Home » Biden Administration’s ‘Mass Amnesty’: Over 350,000 Asylum Cases Dismissed in Quiet Overhaul

Biden Administration’s ‘Mass Amnesty’: Over 350,000 Asylum Cases Dismissed in Quiet Overhaul

by Richard A Reagan

The Biden administration has reportedly closed over 350,000 asylum cases since 2022 without reaching a decision on the merits of the claims.

Critics are labelling this action a “mass amnesty,” alleging that it allows migrants to remain in the U.S. indefinitely without proper legal status.

According to reports from The New York Post and data from the Transactional Records Access Clearinghouse (TRAC) at Syracuse University, these closed cases primarily involve migrants without criminal records who are not deemed a threat to national security.

This has significantly eased the strain on the overloaded immigration system but has raised concerns about the lack of enforcement and oversight.

Under a memo issued by Kerry Doyle, ICE’s principal legal adviser, in 2022, immigration prosecutors were instructed to dismiss cases that did not pose a threat to national security. This policy shift led to a significant increase in the number of dismissed cases compared to previous years.

In 2022 alone, 102,550 cases were dismissed or taken off the books, and the figure jumped to 149,305 in 2023. So far in 2024, 113,843 cases have been closed, a sharp increase from the Trump administration’s figures.

The backlog of asylum cases, which now stands at approximately 3.5 million, has been a major challenge for the U.S. immigration system. The closing of these cases has ostensibly been aimed at reducing this backlog and improving administrative efficiency.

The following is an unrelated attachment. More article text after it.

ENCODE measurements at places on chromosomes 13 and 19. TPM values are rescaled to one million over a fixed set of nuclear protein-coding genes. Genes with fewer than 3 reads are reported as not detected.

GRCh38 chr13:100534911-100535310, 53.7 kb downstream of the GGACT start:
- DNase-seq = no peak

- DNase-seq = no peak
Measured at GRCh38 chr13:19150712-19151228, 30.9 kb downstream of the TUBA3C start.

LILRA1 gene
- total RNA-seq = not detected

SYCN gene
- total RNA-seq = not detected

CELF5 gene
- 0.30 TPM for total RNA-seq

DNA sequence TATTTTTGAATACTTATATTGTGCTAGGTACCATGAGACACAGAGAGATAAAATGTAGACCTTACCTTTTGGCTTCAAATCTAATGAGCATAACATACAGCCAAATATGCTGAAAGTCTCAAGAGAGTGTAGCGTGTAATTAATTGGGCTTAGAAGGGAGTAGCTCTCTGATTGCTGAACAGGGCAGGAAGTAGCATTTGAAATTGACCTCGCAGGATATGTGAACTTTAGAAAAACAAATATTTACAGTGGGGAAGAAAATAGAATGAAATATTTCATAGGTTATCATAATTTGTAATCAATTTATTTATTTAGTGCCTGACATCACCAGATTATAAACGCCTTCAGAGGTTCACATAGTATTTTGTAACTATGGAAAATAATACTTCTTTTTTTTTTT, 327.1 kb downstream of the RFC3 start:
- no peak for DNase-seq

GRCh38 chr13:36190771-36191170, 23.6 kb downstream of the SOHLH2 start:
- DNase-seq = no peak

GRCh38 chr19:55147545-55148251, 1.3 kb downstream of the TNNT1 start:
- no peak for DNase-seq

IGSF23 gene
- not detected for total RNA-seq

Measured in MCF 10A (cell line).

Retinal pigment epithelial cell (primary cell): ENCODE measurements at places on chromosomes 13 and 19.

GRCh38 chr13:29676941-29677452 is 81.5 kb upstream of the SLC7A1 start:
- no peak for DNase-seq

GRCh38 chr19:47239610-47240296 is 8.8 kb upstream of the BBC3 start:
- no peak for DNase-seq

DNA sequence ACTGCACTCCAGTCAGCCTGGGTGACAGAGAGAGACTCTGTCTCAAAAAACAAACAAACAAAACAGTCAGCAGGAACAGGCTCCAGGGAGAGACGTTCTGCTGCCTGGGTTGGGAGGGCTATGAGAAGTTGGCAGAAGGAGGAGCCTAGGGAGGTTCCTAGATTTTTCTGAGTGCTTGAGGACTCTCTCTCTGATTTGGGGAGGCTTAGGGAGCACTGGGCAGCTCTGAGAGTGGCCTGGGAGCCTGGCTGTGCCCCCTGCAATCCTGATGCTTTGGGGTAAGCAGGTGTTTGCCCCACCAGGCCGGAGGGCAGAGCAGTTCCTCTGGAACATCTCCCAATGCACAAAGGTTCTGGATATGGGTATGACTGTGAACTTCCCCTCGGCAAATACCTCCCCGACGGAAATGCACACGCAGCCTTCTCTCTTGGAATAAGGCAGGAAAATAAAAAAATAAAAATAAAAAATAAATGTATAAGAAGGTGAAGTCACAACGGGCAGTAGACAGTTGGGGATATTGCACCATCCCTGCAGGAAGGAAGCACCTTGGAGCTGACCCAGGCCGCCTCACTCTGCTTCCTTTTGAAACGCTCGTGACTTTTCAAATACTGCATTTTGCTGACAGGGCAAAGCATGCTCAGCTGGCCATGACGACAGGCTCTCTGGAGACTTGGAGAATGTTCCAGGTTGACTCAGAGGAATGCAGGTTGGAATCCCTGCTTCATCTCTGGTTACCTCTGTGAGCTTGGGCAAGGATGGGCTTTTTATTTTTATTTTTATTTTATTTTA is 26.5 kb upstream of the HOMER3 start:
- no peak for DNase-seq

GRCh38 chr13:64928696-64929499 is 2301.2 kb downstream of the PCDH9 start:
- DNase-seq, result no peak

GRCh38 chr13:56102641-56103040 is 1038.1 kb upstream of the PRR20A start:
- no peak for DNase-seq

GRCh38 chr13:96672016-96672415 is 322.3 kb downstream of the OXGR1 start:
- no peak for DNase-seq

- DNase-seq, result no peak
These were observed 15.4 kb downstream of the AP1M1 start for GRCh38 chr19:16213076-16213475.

However, this has effectively left many migrants in a state of limbo; they are no longer in removal proceedings and are not obligated to leave the U.S., yet they cannot obtain benefits or work permits unless they reapply for asylum or seek other legal statuses.

This policy has not only affected the migrants but also placed a significant burden on ICE officers, who have reported increases in crime committed by migrants after their cases were closed. These developments force agents to start the lengthy removal proceedings all over again, further clogging the system.

Andrew Arthur, a former immigration judge now with the Center for Immigration Studies, criticized the policy.

“This is just a massive amnesty under the guise of prosecutorial discretion. You’re basically allowing people who don’t have a right to be in the United States to be here indefinitely,” said Arthur in an interview with The New York Post.

Amidst these administrative changes, the Biden administration has also introduced measures to tighten border controls. A new rule mandates that asylum claims must be resolved within 180 days for migrants heading to major U.S. cities like Atlanta, Boston, Chicago, Los Angeles, or New York City.

Moreover, plans are underway to impose a cap on migrant crossings at 4,000 per day, a response to the sustained high numbers of crossings, especially from the southwestern border.

As the U.S. heads into a presidential election year, immigration remains a critical issue. With the collapse of a bipartisan border bill and continued high numbers of illegal crossings, the administration’s strategies are under scrutiny.

Critics argue that while the Biden administration claims to be managing the border crisis, its policies may be enabling a backdoor form of amnesty, leaving the nation’s borders less secure and the immigration system in disarray.

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